Apportionment is the process of dividing the 435 memberships, or seats, in the House of Representatives among the 50 states based on the population figures collected during the decennial census.
State or Region
1960 Census 1
1920 Census 2
1910 Census 3
X Not applicable. Represents date prior to becoming a state.
Note 1: Apportionment is the process of dividing up the number of representatives (or seats) in the U.S. House of Representatives among the 50 states. The District of Columbia and Puerto Rico are not included.
Note 2: The values for the "United States" that are shown in the "Change in Seats" row indicate the total number of seats that were reassigned that decade (except for the 1910 value, which indicates the number of seats added to the U.S. House of Representatives since 1900).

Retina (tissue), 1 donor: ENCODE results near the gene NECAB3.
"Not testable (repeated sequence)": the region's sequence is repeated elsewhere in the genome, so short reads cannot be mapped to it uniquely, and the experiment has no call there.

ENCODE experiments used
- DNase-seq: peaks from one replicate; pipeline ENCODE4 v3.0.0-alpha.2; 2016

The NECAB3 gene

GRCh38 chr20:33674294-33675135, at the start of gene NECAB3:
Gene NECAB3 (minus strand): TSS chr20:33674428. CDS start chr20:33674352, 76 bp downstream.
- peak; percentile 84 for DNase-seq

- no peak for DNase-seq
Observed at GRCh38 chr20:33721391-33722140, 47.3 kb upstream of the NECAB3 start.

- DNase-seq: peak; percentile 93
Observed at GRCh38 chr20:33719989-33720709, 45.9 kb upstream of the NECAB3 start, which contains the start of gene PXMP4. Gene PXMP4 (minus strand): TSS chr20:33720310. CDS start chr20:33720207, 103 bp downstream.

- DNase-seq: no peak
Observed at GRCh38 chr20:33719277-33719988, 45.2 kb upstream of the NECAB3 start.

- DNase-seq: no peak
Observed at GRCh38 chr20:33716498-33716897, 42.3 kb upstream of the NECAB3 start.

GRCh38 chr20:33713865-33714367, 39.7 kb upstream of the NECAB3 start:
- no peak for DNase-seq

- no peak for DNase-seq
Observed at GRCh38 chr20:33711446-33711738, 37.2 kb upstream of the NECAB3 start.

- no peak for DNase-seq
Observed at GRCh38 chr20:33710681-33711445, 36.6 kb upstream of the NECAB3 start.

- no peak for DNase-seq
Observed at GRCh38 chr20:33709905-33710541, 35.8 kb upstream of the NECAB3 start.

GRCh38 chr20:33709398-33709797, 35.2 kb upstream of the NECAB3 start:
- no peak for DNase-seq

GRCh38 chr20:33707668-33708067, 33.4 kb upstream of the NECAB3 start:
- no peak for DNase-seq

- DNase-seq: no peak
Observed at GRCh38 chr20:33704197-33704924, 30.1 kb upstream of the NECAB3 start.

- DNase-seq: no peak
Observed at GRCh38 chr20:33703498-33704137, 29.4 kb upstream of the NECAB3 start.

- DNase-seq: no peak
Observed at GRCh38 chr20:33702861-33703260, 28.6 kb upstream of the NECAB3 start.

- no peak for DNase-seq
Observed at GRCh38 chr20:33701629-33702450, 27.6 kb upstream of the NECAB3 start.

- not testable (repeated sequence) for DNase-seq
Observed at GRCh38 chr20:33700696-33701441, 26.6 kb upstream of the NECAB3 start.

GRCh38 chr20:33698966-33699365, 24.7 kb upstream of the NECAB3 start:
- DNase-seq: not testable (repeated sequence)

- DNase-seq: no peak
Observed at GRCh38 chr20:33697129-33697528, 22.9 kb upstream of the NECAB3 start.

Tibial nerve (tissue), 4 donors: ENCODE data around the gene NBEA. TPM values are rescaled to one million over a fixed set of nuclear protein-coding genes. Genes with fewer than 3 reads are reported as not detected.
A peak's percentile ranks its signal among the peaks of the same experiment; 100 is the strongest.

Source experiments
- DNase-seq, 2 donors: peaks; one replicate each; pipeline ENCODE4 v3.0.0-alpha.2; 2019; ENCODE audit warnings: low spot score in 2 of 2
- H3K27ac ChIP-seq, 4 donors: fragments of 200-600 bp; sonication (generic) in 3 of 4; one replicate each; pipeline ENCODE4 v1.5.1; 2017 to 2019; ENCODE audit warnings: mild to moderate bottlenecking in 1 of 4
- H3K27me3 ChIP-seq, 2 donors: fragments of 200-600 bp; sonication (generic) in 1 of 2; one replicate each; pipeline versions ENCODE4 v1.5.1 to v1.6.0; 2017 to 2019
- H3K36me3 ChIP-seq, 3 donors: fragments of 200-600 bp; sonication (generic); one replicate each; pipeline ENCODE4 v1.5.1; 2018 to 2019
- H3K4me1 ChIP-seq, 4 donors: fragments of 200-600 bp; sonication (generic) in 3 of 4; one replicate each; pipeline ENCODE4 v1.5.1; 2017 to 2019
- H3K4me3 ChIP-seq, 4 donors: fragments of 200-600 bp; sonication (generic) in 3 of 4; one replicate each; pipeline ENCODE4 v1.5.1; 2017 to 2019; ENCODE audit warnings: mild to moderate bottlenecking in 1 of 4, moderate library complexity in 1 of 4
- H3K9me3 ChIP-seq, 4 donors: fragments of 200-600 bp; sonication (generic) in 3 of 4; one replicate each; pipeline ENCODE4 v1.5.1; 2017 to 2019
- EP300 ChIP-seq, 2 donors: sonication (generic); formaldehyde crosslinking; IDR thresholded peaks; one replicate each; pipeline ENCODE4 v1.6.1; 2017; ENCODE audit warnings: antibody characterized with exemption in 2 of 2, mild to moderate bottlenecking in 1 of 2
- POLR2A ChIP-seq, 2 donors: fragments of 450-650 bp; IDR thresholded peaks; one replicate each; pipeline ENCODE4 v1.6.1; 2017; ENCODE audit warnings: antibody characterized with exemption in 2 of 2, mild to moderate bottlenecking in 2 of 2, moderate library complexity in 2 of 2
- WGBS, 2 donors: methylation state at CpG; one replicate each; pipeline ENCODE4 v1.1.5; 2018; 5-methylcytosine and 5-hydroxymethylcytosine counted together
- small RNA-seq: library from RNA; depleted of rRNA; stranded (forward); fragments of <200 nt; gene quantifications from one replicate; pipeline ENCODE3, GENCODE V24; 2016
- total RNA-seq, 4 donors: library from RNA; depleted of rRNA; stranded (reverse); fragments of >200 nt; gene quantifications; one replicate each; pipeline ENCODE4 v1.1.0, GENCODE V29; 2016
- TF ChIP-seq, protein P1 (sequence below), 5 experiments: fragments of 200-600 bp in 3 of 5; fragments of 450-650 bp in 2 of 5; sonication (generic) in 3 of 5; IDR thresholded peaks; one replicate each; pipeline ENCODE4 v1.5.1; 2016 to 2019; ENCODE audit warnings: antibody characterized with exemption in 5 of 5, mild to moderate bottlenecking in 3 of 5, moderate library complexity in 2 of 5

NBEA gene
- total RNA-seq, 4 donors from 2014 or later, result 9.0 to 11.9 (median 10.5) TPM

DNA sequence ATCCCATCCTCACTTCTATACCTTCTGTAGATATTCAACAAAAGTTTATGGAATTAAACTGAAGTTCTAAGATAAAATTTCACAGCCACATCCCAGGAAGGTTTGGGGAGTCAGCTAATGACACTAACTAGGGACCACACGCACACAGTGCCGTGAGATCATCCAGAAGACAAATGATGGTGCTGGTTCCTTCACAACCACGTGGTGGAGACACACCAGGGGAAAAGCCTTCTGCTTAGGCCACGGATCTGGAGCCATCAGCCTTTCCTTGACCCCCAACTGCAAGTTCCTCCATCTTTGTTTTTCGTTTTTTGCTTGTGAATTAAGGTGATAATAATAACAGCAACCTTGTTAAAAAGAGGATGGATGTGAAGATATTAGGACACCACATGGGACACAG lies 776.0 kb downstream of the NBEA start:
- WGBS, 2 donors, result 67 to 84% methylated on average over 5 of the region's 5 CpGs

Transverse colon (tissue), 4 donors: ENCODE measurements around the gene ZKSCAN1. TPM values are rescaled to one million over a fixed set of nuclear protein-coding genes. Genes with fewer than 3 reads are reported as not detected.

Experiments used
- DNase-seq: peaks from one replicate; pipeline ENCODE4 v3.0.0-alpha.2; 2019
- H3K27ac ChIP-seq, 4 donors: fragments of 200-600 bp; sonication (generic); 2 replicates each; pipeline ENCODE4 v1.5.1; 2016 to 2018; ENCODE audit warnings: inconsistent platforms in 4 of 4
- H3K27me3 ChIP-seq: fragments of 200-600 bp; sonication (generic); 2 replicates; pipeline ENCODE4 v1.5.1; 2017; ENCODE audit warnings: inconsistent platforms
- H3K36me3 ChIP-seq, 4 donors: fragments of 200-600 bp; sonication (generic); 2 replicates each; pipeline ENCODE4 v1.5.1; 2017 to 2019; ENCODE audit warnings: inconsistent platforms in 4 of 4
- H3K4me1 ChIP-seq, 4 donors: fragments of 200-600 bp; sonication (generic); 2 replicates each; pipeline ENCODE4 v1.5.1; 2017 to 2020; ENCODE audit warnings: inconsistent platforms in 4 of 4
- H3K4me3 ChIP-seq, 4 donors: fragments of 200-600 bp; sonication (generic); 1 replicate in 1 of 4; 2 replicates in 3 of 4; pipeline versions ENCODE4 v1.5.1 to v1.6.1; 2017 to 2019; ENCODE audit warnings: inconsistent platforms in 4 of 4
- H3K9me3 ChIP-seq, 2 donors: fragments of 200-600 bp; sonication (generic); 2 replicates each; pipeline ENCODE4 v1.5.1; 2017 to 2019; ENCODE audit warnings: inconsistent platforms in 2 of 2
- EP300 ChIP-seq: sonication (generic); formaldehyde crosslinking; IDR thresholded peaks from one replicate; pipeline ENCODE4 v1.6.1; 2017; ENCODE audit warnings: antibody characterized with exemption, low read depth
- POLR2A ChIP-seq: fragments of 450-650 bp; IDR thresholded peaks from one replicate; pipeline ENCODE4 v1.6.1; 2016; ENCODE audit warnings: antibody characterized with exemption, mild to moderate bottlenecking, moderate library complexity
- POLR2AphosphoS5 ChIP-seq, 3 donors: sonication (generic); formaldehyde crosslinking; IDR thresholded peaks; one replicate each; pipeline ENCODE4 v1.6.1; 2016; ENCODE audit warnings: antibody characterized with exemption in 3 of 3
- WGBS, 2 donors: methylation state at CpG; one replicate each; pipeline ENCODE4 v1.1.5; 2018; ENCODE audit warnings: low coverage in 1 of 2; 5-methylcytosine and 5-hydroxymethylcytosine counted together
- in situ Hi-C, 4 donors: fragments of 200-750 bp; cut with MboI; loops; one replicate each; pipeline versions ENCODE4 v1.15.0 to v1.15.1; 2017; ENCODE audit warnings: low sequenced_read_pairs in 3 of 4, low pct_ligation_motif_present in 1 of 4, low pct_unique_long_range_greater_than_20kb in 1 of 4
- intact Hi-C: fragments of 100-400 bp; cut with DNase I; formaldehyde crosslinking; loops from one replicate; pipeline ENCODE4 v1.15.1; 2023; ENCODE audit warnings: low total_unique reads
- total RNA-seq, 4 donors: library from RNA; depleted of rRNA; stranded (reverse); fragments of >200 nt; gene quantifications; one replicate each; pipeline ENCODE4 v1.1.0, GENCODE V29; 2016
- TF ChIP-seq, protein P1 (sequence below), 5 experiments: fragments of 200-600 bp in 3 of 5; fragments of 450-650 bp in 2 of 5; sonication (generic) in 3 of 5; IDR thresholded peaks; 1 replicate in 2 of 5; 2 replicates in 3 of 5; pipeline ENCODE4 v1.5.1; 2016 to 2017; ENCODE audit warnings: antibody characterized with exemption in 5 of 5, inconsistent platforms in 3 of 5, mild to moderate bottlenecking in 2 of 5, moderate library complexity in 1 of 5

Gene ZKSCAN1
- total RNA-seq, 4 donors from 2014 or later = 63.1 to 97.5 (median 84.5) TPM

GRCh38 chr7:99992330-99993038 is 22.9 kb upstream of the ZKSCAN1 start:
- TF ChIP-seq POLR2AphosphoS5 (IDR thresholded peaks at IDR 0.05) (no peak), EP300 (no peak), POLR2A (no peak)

1 In 1959, Alaska and Hawaii became states and were each granted a seat—temporarily increasing the size of the House to 437. The size of the House for the 1960 apportionment reverted back to the fixed size of 435 seats. 2 In 1912, Arizona and New Mexico became states and each were granted a seat—temporarily increasing the size of the House to 435. In 1920, the Census Bureau did transmit apportionment counts to Congress, but Congress did not reapportion. The size of the House during the next apportionment, in 1930, was fixed at 435. 3 In 1900, there were 386 seats in the House. In 1907, Oklahoma became a state and was granted 5 seats—temporarily increasing the size of the House to 391. The size of the House during the next apportionment, in 1910, was increased to 433.